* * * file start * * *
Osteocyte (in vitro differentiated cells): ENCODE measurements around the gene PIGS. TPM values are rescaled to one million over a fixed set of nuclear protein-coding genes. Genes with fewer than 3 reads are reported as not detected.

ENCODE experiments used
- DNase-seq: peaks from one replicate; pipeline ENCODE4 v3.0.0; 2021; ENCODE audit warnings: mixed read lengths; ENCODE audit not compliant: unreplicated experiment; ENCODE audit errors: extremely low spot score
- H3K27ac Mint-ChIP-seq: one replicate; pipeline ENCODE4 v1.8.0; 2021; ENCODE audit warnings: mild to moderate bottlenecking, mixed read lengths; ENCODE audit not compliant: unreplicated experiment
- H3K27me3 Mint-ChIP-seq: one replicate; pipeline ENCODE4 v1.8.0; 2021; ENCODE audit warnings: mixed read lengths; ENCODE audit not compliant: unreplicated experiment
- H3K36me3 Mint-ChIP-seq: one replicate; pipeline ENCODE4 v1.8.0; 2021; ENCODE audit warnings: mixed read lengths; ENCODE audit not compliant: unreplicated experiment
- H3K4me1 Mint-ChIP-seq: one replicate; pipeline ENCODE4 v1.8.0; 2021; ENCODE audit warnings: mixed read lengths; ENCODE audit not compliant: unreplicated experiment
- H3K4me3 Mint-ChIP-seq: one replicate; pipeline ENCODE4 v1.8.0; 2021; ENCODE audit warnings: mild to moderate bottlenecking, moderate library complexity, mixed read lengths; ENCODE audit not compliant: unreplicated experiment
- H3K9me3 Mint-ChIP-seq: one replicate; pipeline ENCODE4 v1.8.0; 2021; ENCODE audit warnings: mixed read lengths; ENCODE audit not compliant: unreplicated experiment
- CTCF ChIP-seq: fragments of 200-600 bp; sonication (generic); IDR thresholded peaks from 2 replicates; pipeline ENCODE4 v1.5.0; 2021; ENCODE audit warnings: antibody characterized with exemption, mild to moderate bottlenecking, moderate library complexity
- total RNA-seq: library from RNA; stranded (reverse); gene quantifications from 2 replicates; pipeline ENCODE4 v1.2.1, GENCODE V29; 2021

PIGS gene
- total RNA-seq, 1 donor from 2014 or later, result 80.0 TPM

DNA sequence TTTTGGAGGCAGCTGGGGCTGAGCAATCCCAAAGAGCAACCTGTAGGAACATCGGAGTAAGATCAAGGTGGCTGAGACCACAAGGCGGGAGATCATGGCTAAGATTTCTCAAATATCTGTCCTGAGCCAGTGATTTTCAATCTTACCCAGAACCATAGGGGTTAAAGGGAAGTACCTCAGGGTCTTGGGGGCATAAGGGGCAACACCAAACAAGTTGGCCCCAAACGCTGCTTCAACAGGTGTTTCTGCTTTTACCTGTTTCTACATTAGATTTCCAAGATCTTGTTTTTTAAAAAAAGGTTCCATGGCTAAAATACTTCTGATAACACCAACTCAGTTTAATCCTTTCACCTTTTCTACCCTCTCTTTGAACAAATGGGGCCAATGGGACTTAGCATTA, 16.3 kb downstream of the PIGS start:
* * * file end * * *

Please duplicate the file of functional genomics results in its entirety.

Osteocyte (in vitro differentiated cells): ENCODE measurements around the gene PIGS. TPM values are rescaled to one million over a fixed set of nuclear protein-coding genes. Genes with fewer than 3 reads are reported as not detected.

ENCODE experiments used
- DNase-seq: peaks from one replicate; pipeline ENCODE4 v3.0.0; 2021; ENCODE audit warnings: mixed read lengths; ENCODE audit not compliant: unreplicated experiment; ENCODE audit errors: extremely low spot score
- H3K27ac Mint-ChIP-seq: one replicate; pipeline ENCODE4 v1.8.0; 2021; ENCODE audit warnings: mild to moderate bottlenecking, mixed read lengths; ENCODE audit not compliant: unreplicated experiment
- H3K27me3 Mint-ChIP-seq: one replicate; pipeline ENCODE4 v1.8.0; 2021; ENCODE audit warnings: mixed read lengths; ENCODE audit not compliant: unreplicated experiment
- H3K36me3 Mint-ChIP-seq: one replicate; pipeline ENCODE4 v1.8.0; 2021; ENCODE audit warnings: mixed read lengths; ENCODE audit not compliant: unreplicated experiment
- H3K4me1 Mint-ChIP-seq: one replicate; pipeline ENCODE4 v1.8.0; 2021; ENCODE audit warnings: mixed read lengths; ENCODE audit not compliant: unreplicated experiment
- H3K4me3 Mint-ChIP-seq: one replicate; pipeline ENCODE4 v1.8.0; 2021; ENCODE audit warnings: mild to moderate bottlenecking, moderate library complexity, mixed read lengths; ENCODE audit not compliant: unreplicated experiment
- H3K9me3 Mint-ChIP-seq: one replicate; pipeline ENCODE4 v1.8.0; 2021; ENCODE audit warnings: mixed read lengths; ENCODE audit not compliant: unreplicated experiment
- CTCF ChIP-seq: fragments of 200-600 bp; sonication (generic); IDR thresholded peaks from 2 replicates; pipeline ENCODE4 v1.5.0; 2021; ENCODE audit warnings: antibody characterized with exemption, mild to moderate bottlenecking, moderate library complexity
- total RNA-seq: library from RNA; stranded (reverse); gene quantifications from 2 replicates; pipeline ENCODE4 v1.2.1, GENCODE V29; 2021

PIGS gene
- total RNA-seq, 1 donor from 2014 or later, result 80.0 TPM

DNA sequence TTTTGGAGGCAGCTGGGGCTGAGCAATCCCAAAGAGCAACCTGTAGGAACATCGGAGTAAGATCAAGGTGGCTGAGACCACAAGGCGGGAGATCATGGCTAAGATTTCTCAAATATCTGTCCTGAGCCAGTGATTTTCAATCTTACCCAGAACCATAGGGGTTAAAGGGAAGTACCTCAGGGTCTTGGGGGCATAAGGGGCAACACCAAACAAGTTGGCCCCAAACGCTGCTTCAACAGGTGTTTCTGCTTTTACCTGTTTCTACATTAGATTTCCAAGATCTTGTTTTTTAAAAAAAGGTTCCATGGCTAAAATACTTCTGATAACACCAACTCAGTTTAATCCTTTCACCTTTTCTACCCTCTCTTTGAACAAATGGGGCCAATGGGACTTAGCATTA, 16.3 kb downstream of the PIGS start: